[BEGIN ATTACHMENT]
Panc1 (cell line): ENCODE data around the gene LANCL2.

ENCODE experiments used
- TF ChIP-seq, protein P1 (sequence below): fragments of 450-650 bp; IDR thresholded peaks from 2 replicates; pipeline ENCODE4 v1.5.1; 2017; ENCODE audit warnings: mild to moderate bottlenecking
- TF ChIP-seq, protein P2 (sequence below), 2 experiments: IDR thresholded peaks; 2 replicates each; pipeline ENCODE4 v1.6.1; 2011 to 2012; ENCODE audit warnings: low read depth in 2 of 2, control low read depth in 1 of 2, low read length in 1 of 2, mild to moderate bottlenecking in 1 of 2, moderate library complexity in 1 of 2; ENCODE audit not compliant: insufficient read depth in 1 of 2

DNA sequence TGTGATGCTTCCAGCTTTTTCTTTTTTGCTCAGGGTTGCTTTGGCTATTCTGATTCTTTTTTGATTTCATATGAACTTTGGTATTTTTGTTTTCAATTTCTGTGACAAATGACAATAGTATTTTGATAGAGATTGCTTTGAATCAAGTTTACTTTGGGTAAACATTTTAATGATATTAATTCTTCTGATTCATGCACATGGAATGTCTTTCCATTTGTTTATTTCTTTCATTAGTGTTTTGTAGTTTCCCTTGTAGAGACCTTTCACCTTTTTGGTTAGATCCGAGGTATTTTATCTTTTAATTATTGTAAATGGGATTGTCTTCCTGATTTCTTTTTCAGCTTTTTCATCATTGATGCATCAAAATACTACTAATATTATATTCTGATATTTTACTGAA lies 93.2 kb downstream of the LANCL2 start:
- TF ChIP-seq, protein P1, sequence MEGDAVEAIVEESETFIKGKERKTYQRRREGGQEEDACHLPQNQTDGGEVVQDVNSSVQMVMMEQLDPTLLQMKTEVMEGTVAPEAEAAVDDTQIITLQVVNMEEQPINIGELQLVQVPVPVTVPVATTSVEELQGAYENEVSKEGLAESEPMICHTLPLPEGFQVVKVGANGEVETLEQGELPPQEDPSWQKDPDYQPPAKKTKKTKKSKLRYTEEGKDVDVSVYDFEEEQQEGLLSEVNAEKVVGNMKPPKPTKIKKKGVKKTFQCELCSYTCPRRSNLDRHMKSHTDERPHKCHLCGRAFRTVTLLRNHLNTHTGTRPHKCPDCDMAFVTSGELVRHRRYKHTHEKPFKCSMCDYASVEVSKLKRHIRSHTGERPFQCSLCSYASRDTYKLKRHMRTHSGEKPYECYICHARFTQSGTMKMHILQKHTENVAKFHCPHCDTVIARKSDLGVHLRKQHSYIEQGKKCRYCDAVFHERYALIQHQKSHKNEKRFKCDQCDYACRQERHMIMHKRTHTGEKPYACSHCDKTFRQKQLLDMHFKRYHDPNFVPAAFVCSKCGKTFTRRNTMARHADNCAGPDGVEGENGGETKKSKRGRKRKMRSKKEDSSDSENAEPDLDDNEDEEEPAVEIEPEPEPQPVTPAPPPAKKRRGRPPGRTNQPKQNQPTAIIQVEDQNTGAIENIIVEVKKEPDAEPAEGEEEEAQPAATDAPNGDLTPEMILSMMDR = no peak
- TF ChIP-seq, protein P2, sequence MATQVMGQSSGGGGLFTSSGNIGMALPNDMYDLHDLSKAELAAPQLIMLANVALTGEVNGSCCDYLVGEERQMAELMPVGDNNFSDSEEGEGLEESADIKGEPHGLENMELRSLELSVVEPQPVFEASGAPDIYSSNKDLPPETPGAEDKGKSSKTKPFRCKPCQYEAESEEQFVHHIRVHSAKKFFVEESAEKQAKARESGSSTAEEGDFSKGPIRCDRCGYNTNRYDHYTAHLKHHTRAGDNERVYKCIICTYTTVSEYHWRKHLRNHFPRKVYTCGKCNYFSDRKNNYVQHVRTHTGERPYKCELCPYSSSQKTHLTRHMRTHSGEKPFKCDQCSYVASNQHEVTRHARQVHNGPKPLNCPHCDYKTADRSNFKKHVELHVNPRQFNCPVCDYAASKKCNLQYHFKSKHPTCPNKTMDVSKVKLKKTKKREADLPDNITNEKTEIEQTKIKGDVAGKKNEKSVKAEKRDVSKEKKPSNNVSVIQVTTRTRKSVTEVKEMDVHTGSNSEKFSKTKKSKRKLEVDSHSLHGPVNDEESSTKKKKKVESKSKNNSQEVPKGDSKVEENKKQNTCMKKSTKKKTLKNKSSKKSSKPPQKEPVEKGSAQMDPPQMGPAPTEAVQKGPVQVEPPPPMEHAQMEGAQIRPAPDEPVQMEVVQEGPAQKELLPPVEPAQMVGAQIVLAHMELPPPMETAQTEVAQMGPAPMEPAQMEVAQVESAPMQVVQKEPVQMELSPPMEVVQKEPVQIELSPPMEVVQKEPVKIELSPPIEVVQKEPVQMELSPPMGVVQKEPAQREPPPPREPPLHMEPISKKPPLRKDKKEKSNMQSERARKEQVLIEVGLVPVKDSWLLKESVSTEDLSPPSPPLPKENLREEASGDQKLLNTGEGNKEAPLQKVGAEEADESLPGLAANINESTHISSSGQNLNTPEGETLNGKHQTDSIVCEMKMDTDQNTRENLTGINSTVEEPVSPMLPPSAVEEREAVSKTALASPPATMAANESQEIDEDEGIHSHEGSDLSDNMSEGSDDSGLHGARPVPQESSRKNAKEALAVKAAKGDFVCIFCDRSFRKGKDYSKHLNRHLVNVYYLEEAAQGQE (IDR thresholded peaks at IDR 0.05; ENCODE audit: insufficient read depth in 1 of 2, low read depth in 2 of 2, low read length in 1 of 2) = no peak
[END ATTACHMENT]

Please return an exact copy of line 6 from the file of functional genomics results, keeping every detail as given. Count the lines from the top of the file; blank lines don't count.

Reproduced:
- TF ChIP-seq, protein P1, sequence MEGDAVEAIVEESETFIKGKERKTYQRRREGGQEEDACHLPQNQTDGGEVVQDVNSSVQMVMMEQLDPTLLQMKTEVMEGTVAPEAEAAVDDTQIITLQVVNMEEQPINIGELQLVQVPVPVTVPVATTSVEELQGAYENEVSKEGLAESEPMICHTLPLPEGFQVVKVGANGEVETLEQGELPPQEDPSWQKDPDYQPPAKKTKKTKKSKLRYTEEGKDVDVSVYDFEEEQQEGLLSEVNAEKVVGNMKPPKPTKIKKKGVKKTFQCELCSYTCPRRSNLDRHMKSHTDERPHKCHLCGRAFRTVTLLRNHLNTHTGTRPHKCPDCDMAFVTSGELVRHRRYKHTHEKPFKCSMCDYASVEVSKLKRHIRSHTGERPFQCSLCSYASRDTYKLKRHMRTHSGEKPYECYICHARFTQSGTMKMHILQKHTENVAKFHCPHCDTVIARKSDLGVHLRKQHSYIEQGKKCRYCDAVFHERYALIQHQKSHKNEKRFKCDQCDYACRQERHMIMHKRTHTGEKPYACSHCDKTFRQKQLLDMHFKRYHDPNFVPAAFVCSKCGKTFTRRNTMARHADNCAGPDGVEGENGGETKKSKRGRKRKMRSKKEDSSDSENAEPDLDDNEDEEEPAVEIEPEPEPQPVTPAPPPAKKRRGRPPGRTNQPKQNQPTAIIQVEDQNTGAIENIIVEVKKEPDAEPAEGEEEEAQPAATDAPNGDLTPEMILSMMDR = no peak